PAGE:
The other day I was running around the neighborhood before work (yes, one of those people) and I saw this CHAIR someone had put out on the street, leaving it for the taking, and I found myself starting to make a mental note of where it was swearing that if it was there on the way back we would come back for it. I don’t actually remember what the chair looked like, or if it was even a chair honestly, but I do remember thinking we should come back for it and then realizing all at once that I totally understood this whole other, human person aspect of my mother that I never got before: running. This was it.
See, my mom was always that mom that was telling us about some great chair in some person’s trash pile, and we were always laughing about it. She would regularly take detours on the way to other places, all of us in the car groaning while she got one more look. She’d circle the block and if we were lucky, swear that she and Dad would go back once it got dark. We’d say nooo and act embarrassed but we must have admired her resourcefulness. I say we must have because I feel that same giddy excitement she probably did then, and now understand that conspiratorial tone she would lay under all of it, like we were getting away with something, or getting the better side of some deal. Like winning. But now, running under tree branches and around people walking their dogs, staring at all the trash lined up at the curb, I started to really know my mother and her geography of houses and old chairs and dogwood trees and for sale signs. This was how she knew — she ran past all of it, before any of us were even out of bed.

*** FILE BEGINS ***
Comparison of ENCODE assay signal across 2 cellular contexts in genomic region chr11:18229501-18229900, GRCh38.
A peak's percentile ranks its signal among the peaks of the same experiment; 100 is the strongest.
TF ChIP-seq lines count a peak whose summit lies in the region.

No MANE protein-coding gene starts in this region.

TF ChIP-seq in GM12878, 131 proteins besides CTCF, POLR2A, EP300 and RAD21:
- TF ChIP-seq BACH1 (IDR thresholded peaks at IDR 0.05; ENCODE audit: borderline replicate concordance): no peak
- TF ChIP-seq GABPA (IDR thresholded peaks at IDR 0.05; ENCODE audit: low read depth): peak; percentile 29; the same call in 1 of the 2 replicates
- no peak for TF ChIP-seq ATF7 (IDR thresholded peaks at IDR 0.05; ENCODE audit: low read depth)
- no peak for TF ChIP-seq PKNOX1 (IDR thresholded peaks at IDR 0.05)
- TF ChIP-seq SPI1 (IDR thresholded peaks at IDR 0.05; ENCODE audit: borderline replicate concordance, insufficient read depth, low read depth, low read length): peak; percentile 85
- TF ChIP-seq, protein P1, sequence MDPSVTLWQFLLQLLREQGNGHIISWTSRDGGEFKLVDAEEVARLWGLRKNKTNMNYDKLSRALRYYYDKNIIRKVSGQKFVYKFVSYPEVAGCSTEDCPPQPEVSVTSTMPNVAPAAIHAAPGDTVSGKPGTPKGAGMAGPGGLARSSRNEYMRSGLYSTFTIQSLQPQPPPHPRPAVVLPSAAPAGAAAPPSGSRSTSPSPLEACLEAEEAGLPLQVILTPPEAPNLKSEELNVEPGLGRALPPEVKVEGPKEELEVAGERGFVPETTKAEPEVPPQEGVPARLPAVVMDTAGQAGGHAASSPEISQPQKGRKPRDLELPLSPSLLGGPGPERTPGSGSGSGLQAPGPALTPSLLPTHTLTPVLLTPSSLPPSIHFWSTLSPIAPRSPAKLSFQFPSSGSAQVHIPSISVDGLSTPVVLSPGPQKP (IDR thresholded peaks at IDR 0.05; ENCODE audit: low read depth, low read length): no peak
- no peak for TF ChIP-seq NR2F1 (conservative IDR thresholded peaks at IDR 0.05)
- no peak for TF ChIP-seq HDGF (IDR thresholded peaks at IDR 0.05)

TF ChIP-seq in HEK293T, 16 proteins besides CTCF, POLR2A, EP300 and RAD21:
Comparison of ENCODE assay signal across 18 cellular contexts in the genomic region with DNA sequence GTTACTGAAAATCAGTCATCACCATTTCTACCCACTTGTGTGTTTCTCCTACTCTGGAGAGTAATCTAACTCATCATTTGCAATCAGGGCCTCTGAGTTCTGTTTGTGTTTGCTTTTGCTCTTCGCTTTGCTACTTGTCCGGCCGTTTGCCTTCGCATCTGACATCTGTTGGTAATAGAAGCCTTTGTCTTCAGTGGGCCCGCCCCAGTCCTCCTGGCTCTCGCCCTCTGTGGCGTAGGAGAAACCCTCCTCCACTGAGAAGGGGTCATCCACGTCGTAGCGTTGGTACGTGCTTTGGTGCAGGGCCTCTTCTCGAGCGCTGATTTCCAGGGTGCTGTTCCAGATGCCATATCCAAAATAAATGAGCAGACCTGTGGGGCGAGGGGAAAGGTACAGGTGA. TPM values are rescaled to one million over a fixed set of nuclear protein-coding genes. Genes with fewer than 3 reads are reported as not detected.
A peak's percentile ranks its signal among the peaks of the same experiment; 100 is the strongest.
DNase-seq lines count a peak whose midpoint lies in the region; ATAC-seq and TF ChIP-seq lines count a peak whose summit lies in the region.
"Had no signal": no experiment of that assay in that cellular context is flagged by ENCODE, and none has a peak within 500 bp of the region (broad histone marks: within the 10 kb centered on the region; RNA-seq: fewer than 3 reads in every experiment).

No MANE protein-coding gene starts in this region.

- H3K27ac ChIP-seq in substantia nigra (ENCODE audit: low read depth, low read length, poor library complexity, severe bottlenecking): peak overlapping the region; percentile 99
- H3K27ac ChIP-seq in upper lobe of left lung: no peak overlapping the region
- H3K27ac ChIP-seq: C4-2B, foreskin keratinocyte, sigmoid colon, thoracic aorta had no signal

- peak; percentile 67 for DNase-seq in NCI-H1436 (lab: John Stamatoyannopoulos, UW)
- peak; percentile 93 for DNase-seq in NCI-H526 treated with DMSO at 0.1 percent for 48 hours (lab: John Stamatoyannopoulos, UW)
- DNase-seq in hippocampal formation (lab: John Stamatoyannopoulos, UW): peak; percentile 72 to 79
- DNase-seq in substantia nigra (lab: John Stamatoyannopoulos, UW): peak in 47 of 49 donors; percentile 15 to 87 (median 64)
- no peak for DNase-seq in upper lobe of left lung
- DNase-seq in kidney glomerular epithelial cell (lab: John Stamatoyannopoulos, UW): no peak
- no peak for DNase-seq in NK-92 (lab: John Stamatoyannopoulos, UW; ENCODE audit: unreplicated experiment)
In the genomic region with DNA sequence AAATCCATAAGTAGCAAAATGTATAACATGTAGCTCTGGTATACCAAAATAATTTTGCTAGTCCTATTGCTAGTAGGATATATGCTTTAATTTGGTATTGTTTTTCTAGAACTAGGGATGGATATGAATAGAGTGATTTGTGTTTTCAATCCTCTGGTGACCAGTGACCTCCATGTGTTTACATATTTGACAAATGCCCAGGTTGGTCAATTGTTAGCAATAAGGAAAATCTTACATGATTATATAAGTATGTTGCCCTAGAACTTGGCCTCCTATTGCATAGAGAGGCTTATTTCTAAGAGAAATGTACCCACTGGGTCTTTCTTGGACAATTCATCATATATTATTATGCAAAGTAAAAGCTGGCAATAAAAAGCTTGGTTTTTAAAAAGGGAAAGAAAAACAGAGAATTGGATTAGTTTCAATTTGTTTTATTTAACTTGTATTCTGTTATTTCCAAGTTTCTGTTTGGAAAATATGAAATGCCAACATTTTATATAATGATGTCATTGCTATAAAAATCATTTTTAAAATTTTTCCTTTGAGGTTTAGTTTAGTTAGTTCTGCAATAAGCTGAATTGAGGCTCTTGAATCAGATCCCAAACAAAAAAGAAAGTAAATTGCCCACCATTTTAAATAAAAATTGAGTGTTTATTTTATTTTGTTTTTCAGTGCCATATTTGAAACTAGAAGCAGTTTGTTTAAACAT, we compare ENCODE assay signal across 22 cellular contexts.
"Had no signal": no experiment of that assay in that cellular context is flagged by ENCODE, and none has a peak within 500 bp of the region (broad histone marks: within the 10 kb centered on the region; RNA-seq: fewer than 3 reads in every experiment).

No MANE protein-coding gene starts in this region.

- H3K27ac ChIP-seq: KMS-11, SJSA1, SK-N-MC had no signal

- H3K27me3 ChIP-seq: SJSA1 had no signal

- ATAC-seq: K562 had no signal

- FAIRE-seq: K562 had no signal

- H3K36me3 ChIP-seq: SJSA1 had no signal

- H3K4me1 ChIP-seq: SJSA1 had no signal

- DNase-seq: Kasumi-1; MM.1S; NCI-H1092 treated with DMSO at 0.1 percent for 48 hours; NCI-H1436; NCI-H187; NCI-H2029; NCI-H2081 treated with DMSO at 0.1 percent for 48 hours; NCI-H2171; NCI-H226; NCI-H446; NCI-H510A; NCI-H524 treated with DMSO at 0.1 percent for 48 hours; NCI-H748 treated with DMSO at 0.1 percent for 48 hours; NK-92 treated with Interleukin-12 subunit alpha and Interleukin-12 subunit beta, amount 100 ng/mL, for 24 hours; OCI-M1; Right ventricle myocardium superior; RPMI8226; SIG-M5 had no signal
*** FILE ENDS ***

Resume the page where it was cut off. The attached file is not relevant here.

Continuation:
We’d wake up to notes on the counter, cereal left out. She would be back and stretching on the carpet by the time we were on the couch watching cartoons, the dog rolling around near her, licking sweat off of her forehead. I remember the way she smelled when she was all sweaty: like dirt. I remember her lacing up her shoes and saying she’d be back and how it would take so much effort to peel our eyes away from the TV to look at her and nod. She would be gone but still around somehow. We’d have her notes and the knowledge that she would be back. Sometimes she’d be gone longer than we thought and I would privately worry. My dad would say, “Where the hell’s your mother?” and my heart would beat fast. I’d play out the scenario of her death and practice going through the different emotions. How would be find out. What would we do that night, the next day, and so on. At what point do we say, Okay, she’s been gone too long, where is she? And I never did figure that out — how to hear, “Where the hell’s your mother?” and think, “Oh she’s probably fine.”
So now I go out in the mornings, much later than she did, carving out concentric circles around our little apartment. Sometimes with him, sometimes alone. I am away but still around. No one knows where I am exactly but I am also at a finite distance, one that I will have to travel back myself. It is a distance the nuances of which I study three times a week. What side has more shade, which intersection is less busy, which buildings creepy guys hang out in front of, which sidewalks slope downward or feel like too much of an expanse. I look at everyone’s trash. I think about what is waiting for me at home. When he would start to wonder. I start to think about all the ways he could be lying dead in our apartment while I am out running for no real reason other than physical fitness. I keep running anyway, just faster and back in the direction of home. “He was dead and she was going for a run.”He has never run without me but if he did we would be in trouble because while I run with a cellphone velcro-ed to my chubby bicep, he runs without one. He is the one who carries the keys. Someone is probablynot pointing a gun at me right now, ready to shoot and kill me, but they could be. I don’t allow myself to turn around and look back. I know if I start I won’t stop.
She always showed up a few minutes later.